Veronica has a choice: Her father or her friends. She chooses her father and that decision leaves her a social outcast who spends most her spare time assisting her dad at his recently opened "Mars Investigations" detective agency. Her mother made her choice and fled, leaving the family high and dry, although her reasons for doing so may be more complicated than we're led to believe. Keith still holds on to the belief the wrong man is in jail for the crime but has lost hope that any justice will be served. Veronica hasn't and stages her own investigation to find out who really killed Lilly Kane, how it connects to her mother, and most painfully, find the guy who took her innocence one night when she was drugged. Each episode unravels this major story arc while also focusing on the "mystery of the week" where Veronica uses her investigative skills to solve crimes, each of which someway or another involve the students of Neptune High and sometimes involves the help of her new best friend Wallace Fennel (Percy Daggs III).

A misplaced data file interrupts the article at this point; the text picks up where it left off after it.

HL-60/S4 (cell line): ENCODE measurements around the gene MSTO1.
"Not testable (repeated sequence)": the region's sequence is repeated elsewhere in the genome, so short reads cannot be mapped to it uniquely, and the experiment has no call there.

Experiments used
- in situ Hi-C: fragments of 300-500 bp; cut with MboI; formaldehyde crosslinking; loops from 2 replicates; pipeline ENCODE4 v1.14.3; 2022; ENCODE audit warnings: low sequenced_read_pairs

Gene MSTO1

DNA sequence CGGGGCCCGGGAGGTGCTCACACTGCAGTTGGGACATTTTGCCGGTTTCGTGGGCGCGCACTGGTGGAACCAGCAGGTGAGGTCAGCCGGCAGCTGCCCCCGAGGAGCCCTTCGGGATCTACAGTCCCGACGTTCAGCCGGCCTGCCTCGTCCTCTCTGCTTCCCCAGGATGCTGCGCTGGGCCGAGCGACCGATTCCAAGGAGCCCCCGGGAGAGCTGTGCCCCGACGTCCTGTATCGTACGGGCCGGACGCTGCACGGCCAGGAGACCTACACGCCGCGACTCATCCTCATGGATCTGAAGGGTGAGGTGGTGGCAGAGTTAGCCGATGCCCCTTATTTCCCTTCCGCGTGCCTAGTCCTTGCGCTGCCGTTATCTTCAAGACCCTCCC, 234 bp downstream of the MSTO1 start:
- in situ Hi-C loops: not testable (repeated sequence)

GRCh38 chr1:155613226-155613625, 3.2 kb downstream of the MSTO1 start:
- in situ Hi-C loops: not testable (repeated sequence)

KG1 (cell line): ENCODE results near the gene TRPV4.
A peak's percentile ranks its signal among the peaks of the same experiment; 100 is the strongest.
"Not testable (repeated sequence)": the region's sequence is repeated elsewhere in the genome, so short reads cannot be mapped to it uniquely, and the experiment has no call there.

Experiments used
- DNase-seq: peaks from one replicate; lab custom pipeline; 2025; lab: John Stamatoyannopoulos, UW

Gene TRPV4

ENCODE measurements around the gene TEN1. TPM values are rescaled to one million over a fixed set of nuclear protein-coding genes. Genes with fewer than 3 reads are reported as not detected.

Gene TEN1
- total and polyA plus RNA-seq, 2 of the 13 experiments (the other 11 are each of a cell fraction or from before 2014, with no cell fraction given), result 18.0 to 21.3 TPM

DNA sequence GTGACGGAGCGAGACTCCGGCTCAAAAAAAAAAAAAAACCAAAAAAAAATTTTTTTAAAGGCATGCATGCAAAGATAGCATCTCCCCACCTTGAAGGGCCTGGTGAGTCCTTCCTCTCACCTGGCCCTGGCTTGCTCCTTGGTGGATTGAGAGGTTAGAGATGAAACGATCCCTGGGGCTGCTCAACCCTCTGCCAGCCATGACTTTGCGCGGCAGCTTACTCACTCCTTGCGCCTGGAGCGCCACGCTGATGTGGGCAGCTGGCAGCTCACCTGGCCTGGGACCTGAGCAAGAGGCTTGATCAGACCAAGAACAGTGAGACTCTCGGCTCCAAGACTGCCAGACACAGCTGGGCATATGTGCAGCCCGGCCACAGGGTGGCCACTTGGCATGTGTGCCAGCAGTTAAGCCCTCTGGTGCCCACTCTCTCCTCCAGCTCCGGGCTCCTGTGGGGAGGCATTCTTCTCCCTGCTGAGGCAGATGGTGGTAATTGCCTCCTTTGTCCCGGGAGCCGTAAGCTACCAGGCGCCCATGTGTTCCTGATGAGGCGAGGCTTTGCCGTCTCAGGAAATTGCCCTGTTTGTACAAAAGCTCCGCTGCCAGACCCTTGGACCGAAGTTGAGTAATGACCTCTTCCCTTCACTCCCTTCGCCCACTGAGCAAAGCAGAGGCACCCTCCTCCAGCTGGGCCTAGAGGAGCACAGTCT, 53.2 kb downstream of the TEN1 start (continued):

What I like most about these cases in every episode is that they're not just throwaways meant to stall time while the writers take their sweet time unveiling the secrets of the big murder and frustrate viewers. This isn't The X-Files Lost, or even Heroes where all of the sudden the creators decide to just take a break from giving us new information out of fear they'll burn through the story too quickly. This show's creator, Rob Thomas, knows better. The main storyline, the murder of Lilly Kane and Veronica's quest for answers, is always in the front of our minds in every single episode and never takes a breather.